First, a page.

Sunday, May 9, 2021
Times of Georgia
HomePoliticalDr Reti’s Medicinal Cannabis Bill Highlights Flaws In Current System

Dr Reti’s Medicinal Cannabis Bill Highlights Flaws In Current System


National Party deputy leader and health
spokesperson Dr Shane Reti’s private member’s bill on
medicinal cannabis, drafted in 2018 before the current
scheme, is due to be debated in Parliament this
evening.

Executive Director of the NZ Drug
Foundation Sarah Helm said she applauded Dr Reti for putting
the legislation forward.

“The current scheme has
left patients with huge barriers to access, which are
threefold: obtaining a prescription, price and limited
product availability. It is hard to get a prescription
because many doctors won’t or aren’t sure how to
prescribe the products. The drugs aren’t funded and this
means CBD oil for example can cost a patient $230-350/month.
And there are some quality controls that are meaning the
products on the market are extremely
limited.”

“Technically, medicinal cannabis is
legal, but thousands of New Zealanders are still forced to
get their products from illicit suppliers. This puts people
at risk of falling foul of the law to access medication that
they know will work for them. From month to month they have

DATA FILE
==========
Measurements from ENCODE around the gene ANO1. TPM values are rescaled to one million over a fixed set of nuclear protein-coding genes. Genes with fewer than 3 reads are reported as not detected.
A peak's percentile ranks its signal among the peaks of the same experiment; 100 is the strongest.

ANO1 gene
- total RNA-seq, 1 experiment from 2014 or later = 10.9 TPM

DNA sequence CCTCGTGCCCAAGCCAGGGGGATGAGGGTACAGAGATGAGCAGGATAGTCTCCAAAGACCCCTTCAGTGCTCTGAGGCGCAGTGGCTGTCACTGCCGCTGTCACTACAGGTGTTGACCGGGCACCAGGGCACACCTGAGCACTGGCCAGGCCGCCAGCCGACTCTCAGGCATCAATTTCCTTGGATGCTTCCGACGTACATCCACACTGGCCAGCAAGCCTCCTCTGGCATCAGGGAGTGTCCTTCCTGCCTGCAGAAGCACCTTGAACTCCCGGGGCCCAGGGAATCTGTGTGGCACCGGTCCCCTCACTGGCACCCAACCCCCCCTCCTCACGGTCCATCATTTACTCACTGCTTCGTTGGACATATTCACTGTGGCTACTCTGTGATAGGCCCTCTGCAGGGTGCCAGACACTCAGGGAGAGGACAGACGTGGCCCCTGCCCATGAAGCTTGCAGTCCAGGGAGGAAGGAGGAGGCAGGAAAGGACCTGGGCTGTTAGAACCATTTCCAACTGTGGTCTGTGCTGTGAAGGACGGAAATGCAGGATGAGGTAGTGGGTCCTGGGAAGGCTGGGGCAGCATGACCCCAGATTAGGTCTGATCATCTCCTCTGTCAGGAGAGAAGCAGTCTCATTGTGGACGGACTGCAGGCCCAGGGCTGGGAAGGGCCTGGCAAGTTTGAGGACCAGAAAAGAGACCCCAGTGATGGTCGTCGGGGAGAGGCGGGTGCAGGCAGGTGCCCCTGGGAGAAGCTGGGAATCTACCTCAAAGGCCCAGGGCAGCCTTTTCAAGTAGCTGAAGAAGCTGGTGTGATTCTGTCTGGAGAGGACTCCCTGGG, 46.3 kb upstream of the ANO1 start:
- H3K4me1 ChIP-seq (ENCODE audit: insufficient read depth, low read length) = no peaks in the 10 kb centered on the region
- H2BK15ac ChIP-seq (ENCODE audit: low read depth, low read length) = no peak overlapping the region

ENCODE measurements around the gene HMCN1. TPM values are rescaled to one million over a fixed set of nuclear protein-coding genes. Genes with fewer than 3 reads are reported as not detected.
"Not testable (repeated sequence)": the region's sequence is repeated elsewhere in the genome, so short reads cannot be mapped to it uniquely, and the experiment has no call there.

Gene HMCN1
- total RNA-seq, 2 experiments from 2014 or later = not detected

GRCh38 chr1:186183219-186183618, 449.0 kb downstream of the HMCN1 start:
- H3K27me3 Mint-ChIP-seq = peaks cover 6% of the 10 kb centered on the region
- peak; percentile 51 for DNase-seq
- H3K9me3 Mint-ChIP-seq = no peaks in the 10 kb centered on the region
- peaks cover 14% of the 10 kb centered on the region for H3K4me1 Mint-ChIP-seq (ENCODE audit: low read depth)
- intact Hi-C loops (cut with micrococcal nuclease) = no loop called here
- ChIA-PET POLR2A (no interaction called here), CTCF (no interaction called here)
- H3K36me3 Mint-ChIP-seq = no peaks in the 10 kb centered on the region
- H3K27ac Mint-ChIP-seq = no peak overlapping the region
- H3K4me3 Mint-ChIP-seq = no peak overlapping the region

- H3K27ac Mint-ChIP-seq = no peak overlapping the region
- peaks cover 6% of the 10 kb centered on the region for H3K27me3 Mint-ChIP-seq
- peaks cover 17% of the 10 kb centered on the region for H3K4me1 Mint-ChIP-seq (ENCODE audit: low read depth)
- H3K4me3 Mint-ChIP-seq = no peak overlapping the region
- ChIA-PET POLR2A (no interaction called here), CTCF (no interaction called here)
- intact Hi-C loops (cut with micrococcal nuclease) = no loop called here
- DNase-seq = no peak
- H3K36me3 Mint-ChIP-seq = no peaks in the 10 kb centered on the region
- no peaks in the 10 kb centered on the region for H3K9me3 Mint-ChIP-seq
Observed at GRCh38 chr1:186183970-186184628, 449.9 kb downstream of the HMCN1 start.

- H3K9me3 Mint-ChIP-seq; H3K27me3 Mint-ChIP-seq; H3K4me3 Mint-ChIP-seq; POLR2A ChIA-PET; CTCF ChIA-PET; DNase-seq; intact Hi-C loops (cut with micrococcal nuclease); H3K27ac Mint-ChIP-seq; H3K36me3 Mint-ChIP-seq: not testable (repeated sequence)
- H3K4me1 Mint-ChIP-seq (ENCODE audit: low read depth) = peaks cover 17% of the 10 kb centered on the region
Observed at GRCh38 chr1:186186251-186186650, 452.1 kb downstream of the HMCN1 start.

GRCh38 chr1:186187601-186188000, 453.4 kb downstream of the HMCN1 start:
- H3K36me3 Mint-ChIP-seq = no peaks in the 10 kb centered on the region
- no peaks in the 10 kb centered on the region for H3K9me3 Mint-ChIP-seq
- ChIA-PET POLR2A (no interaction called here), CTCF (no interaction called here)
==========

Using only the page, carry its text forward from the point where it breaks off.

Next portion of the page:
no guarantee they’ll get the products they
need.”

“Dr Reti’s bill was written before the
current scheme and takes a different approach. It would not
fix the lack of funding and therefore price barriers, which
are significant. However he does propose a solution to the
prescription barrier through funding an education campaign
with doctors and pharmacies, which he outlined on Radio NZ
this morning.”

“The current approach is not
working and needs to be urgently fixed. Patients suffering
from severe and debilitating conditions cannot access the
products they need.”

“The bill Dr Reti introduced
in 2018 highlights that all this time later patients
continue to face huge obstacles. We need to urgently find
solutions to these.”

“Decriminalising cannabis
would go some way to addressing the problems by allowing
‘green fairies’ to operate without fear of
prosecution.”

In December the Drug Foundation
provided advice to MPs on what fixes need to be put in
place. The recommendations included:

• Align our
product standards more closely with our lead export and
import destinations to bring more products to market
quickly.

• Remove equity barriers created by high
prices by subsidising products.

• Provide a
statutory defence from prosecution for those who grow plants
for their or another’s medicinal use.

• Fund
education and prescribing information for doctors.


Down-classify CBD products from prescription medicines to
reduce prices and make products more available.

“We
need to get some breathing space for a review because it’s
clear that the regulations are not delivering on the intent
of the law. We also recommend the introduction of a
statutory defence from prosecution to offer protection to
people who use cannabis to treat chronic pain, illness or
disability,” Ms Helm
said.

© Scoop Media

 



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